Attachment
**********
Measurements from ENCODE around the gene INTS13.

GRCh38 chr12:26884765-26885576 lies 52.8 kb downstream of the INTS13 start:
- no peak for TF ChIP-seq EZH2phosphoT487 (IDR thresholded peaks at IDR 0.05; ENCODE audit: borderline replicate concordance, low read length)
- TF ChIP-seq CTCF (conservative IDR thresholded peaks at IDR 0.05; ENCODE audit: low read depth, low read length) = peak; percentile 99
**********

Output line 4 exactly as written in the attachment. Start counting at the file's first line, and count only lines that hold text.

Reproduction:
- TF ChIP-seq CTCF (conservative IDR thresholded peaks at IDR 0.05; ENCODE audit: low read depth, low read length) = peak; percentile 99